CÁMARA NACIONAL

DE LA INDUSTRIA TEXTIL

US textiles & apparel imports up 29.29% in Jan-July 2021

The import of textiles and apparel by the United States increased by 29.29 per cent to $60.393 billion in the first seven months of 2021, compared to $46.712 billion in January-July 2020. With 27.74 per cent share, China was the largest supplier of textiles and clothing to the US during the seven-month period, followed by Vietnam with 14.23 per cent share.

Apparel constituted the bulk of textiles and garments imports made by the US during the initial seven months of this year, and were valued at $42.366 billion, while non-apparel imports accounted for the remaining $18.026 billion, according to the latest Major Shippers Report, released by the US department of commerce.

Segment-wise, among the top ten apparel suppliers to the US, imports from El Salvador, Honduras and Pakistan shot up by 75.19 per cent, 74.63 per cent and 69.14 per cent year-on-year respectively. On the other hand, imports from Indonesia and Cambodia registered only a single-digit increase of 2.94 and 7.88 per cent compared to the same period of the previous year.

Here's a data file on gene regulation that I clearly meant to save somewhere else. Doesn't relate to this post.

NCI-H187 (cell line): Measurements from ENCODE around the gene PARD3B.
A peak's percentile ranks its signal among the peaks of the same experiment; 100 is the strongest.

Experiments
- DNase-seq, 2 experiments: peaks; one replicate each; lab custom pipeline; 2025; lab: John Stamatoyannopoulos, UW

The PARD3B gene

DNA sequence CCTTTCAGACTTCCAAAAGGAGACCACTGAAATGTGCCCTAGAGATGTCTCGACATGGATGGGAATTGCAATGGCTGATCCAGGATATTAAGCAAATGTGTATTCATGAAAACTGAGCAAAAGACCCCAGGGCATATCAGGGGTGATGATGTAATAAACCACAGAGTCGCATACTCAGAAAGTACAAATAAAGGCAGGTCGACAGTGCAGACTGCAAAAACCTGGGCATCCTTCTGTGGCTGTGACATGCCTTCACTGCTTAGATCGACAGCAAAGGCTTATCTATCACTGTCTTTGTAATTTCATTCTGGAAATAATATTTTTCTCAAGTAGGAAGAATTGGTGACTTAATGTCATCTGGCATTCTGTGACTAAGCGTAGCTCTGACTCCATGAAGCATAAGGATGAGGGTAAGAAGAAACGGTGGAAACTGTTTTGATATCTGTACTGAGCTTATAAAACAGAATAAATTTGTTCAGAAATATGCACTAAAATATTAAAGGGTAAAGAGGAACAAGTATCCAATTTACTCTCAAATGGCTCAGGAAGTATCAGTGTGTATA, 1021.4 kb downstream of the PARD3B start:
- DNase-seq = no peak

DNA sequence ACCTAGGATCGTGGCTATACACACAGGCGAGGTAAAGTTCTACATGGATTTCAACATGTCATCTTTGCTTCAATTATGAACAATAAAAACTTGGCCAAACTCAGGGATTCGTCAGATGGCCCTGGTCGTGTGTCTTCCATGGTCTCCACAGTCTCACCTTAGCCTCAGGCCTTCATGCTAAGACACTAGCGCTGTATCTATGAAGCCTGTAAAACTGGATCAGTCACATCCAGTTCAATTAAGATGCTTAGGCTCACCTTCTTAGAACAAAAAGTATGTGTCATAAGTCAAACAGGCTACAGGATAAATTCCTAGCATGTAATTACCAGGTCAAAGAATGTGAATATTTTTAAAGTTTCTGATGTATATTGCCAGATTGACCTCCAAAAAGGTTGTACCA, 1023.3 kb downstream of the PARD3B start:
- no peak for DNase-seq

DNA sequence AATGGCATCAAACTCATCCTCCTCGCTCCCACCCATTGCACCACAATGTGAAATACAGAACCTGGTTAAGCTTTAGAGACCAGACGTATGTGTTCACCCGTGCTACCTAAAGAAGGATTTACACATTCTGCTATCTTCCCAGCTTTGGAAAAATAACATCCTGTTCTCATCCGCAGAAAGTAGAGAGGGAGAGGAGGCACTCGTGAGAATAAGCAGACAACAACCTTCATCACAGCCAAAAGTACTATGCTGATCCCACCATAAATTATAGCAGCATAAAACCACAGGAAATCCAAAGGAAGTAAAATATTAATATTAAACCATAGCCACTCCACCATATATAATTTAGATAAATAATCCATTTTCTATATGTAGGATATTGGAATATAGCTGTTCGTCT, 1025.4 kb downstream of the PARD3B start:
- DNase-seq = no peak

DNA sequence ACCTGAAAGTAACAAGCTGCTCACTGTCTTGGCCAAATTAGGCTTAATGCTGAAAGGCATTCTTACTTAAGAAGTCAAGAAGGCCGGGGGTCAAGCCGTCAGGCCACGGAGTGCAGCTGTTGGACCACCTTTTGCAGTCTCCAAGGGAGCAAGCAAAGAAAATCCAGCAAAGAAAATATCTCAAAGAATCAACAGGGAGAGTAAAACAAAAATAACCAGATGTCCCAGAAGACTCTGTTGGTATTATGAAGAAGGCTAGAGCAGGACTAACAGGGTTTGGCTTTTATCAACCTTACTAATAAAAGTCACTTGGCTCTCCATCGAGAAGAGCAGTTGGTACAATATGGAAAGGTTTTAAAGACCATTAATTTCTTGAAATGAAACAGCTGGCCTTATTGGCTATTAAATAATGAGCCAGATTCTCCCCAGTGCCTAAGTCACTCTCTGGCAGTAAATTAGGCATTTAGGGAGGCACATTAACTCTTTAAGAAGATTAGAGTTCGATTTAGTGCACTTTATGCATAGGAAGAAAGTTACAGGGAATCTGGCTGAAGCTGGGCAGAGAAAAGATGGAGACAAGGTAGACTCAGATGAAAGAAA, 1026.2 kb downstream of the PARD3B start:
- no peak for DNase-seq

In the non-apparel category, among the top ten suppliers, imports from India, Turkey, Italy and Pakistan soared by 75.30 per cent, 70.15 per cent, 56.31 per cent and 42.55 per cent, respectively. The sharp rise in numbers is due to the base effect, as imports were disrupted last year due to the COVID-19 pandemic.

Of the total US textile and apparel imports of $60.393 billion during the period under review, cotton products were worth $26.627 billion, while man-made fibre products accounted for $31.053 billion, followed by $1.434 billion of wool products, and $1.277 billion of products from silk and vegetable fibres.

In 2020, the US textile and apparel imports had decreased sharply, mainly on account of the COVID-19 pandemic induced disruption, to $89.602 billion compared to imports of $111.033 billion in 2019.

Share this content:

Share on facebook
Facebook
Share on google
Google+
Share on twitter
Twitter
Share on linkedin
LinkedIn
Share on pinterest
Pinterest